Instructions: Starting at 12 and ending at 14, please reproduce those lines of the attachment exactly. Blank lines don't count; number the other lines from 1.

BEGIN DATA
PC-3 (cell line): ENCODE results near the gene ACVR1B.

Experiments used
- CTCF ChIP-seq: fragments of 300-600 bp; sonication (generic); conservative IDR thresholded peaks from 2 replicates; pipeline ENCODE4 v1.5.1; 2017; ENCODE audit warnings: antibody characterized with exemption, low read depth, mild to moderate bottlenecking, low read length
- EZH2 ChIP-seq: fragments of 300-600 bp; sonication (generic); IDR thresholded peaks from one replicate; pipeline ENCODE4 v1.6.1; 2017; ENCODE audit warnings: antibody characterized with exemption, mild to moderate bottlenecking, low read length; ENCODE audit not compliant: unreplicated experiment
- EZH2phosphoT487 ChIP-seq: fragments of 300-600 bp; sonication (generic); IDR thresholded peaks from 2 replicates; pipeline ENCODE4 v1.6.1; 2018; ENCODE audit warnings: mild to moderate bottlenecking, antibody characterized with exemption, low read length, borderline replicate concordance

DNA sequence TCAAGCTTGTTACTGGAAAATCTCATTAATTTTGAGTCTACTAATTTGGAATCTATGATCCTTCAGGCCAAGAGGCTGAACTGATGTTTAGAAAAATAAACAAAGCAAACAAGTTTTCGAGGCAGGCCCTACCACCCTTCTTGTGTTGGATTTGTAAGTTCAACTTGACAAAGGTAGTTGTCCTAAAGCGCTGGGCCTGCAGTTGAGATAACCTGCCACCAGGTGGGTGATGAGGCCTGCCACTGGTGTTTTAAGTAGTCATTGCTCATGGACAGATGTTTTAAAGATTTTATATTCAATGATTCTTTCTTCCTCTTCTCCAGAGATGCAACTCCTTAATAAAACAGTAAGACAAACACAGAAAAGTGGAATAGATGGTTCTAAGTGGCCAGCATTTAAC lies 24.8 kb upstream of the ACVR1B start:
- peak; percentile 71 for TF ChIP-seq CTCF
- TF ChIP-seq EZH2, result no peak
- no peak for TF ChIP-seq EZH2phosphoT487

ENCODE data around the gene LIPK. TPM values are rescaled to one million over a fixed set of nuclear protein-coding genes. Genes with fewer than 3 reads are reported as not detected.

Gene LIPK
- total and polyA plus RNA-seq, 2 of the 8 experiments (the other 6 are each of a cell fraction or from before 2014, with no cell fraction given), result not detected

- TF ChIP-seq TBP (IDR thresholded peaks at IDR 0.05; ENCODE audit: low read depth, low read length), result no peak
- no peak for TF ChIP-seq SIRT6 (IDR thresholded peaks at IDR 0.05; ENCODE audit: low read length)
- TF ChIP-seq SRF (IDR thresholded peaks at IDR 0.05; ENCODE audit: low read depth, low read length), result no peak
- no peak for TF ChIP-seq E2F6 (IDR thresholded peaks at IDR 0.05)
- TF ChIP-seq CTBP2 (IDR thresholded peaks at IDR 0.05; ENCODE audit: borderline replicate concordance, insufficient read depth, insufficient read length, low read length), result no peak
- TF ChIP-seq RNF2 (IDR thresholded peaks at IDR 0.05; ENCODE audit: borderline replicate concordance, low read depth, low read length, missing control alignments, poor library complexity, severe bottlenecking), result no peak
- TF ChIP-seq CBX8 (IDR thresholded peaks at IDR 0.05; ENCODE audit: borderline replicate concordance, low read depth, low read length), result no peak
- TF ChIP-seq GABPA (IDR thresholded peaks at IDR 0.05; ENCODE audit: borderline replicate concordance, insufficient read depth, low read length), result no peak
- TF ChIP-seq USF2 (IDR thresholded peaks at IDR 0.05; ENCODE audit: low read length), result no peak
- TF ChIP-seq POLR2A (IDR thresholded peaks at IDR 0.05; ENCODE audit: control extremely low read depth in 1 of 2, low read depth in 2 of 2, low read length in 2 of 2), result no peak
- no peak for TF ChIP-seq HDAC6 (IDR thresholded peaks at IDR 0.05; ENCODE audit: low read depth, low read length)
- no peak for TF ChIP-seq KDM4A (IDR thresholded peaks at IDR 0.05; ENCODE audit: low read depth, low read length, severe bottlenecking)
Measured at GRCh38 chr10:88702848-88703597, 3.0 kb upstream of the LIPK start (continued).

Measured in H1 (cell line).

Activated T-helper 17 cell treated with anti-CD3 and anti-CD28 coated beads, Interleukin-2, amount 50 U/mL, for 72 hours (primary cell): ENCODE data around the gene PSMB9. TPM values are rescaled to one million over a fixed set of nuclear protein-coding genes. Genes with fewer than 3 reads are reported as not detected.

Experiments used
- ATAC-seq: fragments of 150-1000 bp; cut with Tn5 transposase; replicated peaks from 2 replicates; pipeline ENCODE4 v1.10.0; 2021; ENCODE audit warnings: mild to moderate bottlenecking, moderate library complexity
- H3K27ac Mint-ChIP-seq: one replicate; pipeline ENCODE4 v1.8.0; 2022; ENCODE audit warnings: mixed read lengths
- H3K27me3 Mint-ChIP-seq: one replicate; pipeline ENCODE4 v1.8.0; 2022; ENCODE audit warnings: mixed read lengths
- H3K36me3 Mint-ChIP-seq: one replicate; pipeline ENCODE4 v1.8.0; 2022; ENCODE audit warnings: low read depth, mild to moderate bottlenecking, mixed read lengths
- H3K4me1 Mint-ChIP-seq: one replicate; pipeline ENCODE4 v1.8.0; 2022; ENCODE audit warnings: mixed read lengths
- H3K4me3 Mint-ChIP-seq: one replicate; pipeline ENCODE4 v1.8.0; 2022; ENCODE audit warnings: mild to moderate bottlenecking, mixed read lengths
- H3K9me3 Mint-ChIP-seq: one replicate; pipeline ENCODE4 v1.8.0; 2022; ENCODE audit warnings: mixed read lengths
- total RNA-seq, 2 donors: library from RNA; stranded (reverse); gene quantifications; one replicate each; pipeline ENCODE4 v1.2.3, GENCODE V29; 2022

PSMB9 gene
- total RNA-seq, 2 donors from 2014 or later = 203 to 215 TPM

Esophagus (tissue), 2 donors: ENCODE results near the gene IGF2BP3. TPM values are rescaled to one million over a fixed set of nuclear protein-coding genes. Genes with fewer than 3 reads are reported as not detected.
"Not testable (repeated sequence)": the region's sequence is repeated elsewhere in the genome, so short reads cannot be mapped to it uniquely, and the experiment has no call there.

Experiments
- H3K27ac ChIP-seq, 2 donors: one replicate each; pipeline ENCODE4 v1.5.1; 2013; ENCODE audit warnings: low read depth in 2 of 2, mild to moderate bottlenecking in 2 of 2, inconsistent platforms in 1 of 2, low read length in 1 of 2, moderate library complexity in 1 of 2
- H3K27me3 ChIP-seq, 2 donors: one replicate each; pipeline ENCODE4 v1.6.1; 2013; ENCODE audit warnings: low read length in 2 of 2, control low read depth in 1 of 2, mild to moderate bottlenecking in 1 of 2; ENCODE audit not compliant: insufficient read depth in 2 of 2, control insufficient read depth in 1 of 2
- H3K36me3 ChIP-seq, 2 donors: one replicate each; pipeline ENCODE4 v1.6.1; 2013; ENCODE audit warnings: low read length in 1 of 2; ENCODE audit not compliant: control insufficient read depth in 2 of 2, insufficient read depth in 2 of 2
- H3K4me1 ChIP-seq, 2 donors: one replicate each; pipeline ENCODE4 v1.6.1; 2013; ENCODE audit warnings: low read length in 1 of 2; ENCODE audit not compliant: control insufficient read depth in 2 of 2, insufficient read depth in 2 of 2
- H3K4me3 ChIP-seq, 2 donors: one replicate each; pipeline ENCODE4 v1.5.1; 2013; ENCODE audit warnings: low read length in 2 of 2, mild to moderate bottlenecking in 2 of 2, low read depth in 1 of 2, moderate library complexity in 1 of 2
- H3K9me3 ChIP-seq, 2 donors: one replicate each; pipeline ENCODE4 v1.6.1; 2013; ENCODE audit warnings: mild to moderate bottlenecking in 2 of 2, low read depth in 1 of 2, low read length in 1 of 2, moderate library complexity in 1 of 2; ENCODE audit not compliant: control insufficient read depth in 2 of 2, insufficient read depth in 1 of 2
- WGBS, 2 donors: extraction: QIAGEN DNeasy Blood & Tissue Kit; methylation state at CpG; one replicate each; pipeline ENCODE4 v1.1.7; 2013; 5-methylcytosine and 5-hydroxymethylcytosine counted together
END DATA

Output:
- total and polyA plus RNA-seq, 2 of the 8 experiments (the other 6 are each of a cell fraction or from before 2014, with no cell fraction given), result not detected

- TF ChIP-seq TBP (IDR thresholded peaks at IDR 0.05; ENCODE audit: low read depth, low read length), result no peak
- no peak for TF ChIP-seq SIRT6 (IDR thresholded peaks at IDR 0.05; ENCODE audit: low read length)